Mercer students participate in summer research programs across the country

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Alexa Richardson, a rising senior majoring in chemistry, conducts research as part of the Summer Undergraduate Pharmacology Experience in Research (SUPER) at LSU Health in Shreveport, Louisiana. Photo courtesy the SUPER program of the Department of Pharmacology, Toxicology and Neuroscience at LSU Health Shreveport

More than a dozen Mercer University undergraduate students are participating in research at institutions across the country this summer.

They’re diving deep into topics such as thermal management, tissue engineering, robotics and more.

“It’s been really fun. I’ve made a lot of friends here,” said Alexa Richardson, a rising senior majoring in chemistry. “I’ve really enjoyed learning a lot and applying the information.”

Richardson is participating in the Summer Undergraduate Pharmacology Experience in Research at LSU Health in Shreveport, Louisiana. She’s researching different amino acids and their role in creating hydrogen sulfides.

“We found that patients with alcohol use disorder have higher levels of hydrogen sulfide, so we’re trying to kind of figure out why they have higher levels of hydrogen sulfides, and the end goal that they’re going to continue doing from my research is to look at alcohol’s role in Alzheimer’s disorder and different neurological diseases.”

The summer research programs vary slightly, but in general, students are paid to work eight-hour days in the lab of a major university or other research institution for about eight to 10 weeks. Many of the programs, known as Research Experiences for Undergraduates, or REUs, are funded by the National Science Foundation.

In many cases, the Mercer students are part of a larger cohort of students from across the country. They make friends, have mentors and participate in events that discuss graduate school and careers in the industry.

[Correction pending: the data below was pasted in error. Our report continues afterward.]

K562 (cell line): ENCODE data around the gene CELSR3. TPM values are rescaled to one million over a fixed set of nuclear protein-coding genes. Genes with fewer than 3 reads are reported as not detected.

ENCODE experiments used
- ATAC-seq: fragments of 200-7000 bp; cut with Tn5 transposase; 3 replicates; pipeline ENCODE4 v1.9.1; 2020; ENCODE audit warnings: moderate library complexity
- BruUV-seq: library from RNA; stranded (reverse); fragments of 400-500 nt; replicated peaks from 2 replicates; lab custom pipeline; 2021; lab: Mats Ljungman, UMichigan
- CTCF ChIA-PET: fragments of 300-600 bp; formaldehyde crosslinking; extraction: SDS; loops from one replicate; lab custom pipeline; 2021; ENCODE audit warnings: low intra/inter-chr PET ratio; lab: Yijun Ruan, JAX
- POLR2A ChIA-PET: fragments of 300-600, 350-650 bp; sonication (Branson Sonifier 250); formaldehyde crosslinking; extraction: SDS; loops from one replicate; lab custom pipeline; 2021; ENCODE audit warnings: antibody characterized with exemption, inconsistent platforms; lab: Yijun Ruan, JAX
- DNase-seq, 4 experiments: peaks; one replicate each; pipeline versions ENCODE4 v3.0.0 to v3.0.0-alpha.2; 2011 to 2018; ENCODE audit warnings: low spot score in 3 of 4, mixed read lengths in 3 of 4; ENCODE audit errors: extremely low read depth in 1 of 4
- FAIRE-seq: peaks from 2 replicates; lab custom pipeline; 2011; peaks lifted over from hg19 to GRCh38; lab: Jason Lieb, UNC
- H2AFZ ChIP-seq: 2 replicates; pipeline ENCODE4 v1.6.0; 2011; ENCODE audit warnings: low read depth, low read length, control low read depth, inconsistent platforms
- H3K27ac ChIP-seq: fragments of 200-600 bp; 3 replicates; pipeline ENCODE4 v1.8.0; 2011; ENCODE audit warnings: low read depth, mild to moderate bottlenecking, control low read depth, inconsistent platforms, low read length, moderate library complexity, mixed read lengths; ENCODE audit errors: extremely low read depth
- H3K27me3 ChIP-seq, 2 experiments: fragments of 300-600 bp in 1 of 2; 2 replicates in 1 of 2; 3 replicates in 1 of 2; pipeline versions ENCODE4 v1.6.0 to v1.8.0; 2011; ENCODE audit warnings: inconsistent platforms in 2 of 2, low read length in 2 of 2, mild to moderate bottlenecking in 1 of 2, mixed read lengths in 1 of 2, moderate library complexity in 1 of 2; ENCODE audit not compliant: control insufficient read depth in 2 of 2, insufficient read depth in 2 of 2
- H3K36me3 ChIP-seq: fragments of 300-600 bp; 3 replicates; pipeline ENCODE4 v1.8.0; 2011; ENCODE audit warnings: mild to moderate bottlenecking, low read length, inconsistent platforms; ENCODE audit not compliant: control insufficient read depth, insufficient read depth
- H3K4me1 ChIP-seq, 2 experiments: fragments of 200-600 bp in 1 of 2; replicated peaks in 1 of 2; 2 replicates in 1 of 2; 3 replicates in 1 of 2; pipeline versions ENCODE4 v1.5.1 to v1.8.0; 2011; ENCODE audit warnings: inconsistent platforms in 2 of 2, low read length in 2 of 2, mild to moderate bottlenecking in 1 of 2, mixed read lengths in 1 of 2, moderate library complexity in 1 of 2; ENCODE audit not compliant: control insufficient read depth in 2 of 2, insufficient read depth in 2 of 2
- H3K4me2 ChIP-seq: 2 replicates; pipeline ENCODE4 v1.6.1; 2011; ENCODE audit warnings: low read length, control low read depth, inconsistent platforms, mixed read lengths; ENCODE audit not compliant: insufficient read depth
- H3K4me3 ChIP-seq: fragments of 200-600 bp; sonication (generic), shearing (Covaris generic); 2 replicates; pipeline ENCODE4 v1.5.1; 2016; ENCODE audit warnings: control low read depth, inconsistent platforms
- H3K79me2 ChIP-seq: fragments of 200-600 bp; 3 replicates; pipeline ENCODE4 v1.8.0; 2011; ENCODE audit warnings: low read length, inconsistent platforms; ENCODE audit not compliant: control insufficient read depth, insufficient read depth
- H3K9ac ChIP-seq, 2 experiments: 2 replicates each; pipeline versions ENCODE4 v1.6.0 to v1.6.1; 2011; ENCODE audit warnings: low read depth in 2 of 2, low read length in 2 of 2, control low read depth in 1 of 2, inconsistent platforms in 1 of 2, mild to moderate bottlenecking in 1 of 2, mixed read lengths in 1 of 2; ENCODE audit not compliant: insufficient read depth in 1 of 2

“We get to really know everyone that we’re working with and see the things that we have in common and how we can all work together to have a goal,” said Tori Cordista, a rising senior majoring in mechanical engineering. “We’re going to have a symposium at the end where we get to present to everybody, so I think it will be fun to see all the research that everyone’s been working on the whole time.”

Cordista is participating in a thermal management REU at Washington University in St. Louis. She’s studying the flow and thermal properties of nanofluids through pipes.

A student looks at a computer
Tessa Gebert, a rising senior double-majoring in biochemistry and political science, conducts research at the New York State Department of Health’s Wadsworth Center in Albany, New York.

Working 9 a.m.-5 p.m. in the lab can be tiring, but Tessa Gebert, a rising senior double-majoring in biochemistry and political science, said she enjoys seeing how much she can get done in that time. She is able to finish in days projects that would take her a whole semester to complete during an academic year.

“The amount that you can get done is really exciting, and then because of that, you get a lot more exciting findings,” said Gebert, who is working on solving the structure of a mitochondrial ribosome at the New York State Department of Health’s Wadsworth Center in Albany, New York.

Off-campus opportunities like REUs allow students to experience different projects and research, as well as expand their career network, said Dr. Joanna Thomas, assistant professor of biomedical engineering and coordinator of undergraduate research for the School of Engineering.